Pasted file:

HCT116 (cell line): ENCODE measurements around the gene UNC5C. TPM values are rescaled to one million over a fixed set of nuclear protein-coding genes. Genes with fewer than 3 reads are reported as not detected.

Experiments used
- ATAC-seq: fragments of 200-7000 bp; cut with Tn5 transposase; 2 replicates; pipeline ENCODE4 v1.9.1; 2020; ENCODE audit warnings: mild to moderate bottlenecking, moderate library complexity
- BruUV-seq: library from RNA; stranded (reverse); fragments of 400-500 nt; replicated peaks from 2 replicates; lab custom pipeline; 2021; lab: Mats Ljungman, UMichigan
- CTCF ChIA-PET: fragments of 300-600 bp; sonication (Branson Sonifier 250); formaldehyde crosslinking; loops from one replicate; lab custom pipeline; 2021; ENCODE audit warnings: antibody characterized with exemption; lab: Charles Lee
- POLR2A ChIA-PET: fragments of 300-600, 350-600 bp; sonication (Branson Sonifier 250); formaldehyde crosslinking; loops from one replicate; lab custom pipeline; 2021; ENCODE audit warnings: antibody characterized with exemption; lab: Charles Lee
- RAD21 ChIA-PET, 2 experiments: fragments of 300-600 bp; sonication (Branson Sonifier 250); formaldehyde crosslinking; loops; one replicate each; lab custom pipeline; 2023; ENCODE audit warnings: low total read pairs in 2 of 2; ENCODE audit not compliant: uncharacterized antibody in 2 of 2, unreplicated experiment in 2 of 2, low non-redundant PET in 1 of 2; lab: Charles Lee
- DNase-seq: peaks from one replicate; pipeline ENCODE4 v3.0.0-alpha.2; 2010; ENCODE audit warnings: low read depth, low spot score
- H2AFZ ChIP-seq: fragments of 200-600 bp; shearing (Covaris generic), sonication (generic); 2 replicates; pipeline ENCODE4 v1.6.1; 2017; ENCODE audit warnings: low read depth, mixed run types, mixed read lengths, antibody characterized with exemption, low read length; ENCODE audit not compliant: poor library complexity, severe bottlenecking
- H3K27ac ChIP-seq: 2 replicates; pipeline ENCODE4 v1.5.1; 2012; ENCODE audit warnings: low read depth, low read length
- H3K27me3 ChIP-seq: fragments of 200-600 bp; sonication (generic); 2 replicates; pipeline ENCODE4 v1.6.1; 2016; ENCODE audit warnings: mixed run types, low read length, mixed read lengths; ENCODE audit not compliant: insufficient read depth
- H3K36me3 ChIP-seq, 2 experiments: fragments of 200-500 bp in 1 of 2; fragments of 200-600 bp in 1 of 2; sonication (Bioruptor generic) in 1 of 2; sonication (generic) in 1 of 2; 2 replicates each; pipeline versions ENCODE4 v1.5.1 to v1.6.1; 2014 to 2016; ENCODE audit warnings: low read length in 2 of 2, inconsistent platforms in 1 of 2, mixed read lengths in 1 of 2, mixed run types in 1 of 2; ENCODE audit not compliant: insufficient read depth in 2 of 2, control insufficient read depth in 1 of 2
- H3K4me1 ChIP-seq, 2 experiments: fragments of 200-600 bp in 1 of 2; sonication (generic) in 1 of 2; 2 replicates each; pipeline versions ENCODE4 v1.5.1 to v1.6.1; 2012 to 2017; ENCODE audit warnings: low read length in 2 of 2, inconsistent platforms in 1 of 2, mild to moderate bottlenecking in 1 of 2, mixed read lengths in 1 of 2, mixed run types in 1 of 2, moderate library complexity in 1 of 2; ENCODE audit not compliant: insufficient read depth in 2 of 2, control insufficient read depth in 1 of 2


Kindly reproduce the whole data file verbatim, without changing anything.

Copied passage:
HCT116 (cell line): ENCODE measurements around the gene UNC5C. TPM values are rescaled to one million over a fixed set of nuclear protein-coding genes. Genes with fewer than 3 reads are reported as not detected.

Experiments used
- ATAC-seq: fragments of 200-7000 bp; cut with Tn5 transposase; 2 replicates; pipeline ENCODE4 v1.9.1; 2020; ENCODE audit warnings: mild to moderate bottlenecking, moderate library complexity
- BruUV-seq: library from RNA; stranded (reverse); fragments of 400-500 nt; replicated peaks from 2 replicates; lab custom pipeline; 2021; lab: Mats Ljungman, UMichigan
- CTCF ChIA-PET: fragments of 300-600 bp; sonication (Branson Sonifier 250); formaldehyde crosslinking; loops from one replicate; lab custom pipeline; 2021; ENCODE audit warnings: antibody characterized with exemption; lab: Charles Lee
- POLR2A ChIA-PET: fragments of 300-600, 350-600 bp; sonication (Branson Sonifier 250); formaldehyde crosslinking; loops from one replicate; lab custom pipeline; 2021; ENCODE audit warnings: antibody characterized with exemption; lab: Charles Lee
- RAD21 ChIA-PET, 2 experiments: fragments of 300-600 bp; sonication (Branson Sonifier 250); formaldehyde crosslinking; loops; one replicate each; lab custom pipeline; 2023; ENCODE audit warnings: low total read pairs in 2 of 2; ENCODE audit not compliant: uncharacterized antibody in 2 of 2, unreplicated experiment in 2 of 2, low non-redundant PET in 1 of 2; lab: Charles Lee
- DNase-seq: peaks from one replicate; pipeline ENCODE4 v3.0.0-alpha.2; 2010; ENCODE audit warnings: low read depth, low spot score
- H2AFZ ChIP-seq: fragments of 200-600 bp; shearing (Covaris generic), sonication (generic); 2 replicates; pipeline ENCODE4 v1.6.1; 2017; ENCODE audit warnings: low read depth, mixed run types, mixed read lengths, antibody characterized with exemption, low read length; ENCODE audit not compliant: poor library complexity, severe bottlenecking
- H3K27ac ChIP-seq: 2 replicates; pipeline ENCODE4 v1.5.1; 2012; ENCODE audit warnings: low read depth, low read length
- H3K27me3 ChIP-seq: fragments of 200-600 bp; sonication (generic); 2 replicates; pipeline ENCODE4 v1.6.1; 2016; ENCODE audit warnings: mixed run types, low read length, mixed read lengths; ENCODE audit not compliant: insufficient read depth
- H3K36me3 ChIP-seq, 2 experiments: fragments of 200-500 bp in 1 of 2; fragments of 200-600 bp in 1 of 2; sonication (Bioruptor generic) in 1 of 2; sonication (generic) in 1 of 2; 2 replicates each; pipeline versions ENCODE4 v1.5.1 to v1.6.1; 2014 to 2016; ENCODE audit warnings: low read length in 2 of 2, inconsistent platforms in 1 of 2, mixed read lengths in 1 of 2, mixed run types in 1 of 2; ENCODE audit not compliant: insufficient read depth in 2 of 2, control insufficient read depth in 1 of 2
- H3K4me1 ChIP-seq, 2 experiments: fragments of 200-600 bp in 1 of 2; sonication (generic) in 1 of 2; 2 replicates each; pipeline versions ENCODE4 v1.5.1 to v1.6.1; 2012 to 2017; ENCODE audit warnings: low read length in 2 of 2, inconsistent platforms in 1 of 2, mild to moderate bottlenecking in 1 of 2, mixed read lengths in 1 of 2, mixed run types in 1 of 2, moderate library complexity in 1 of 2; ENCODE audit not compliant: insufficient read depth in 2 of 2, control insufficient read depth in 1 of 2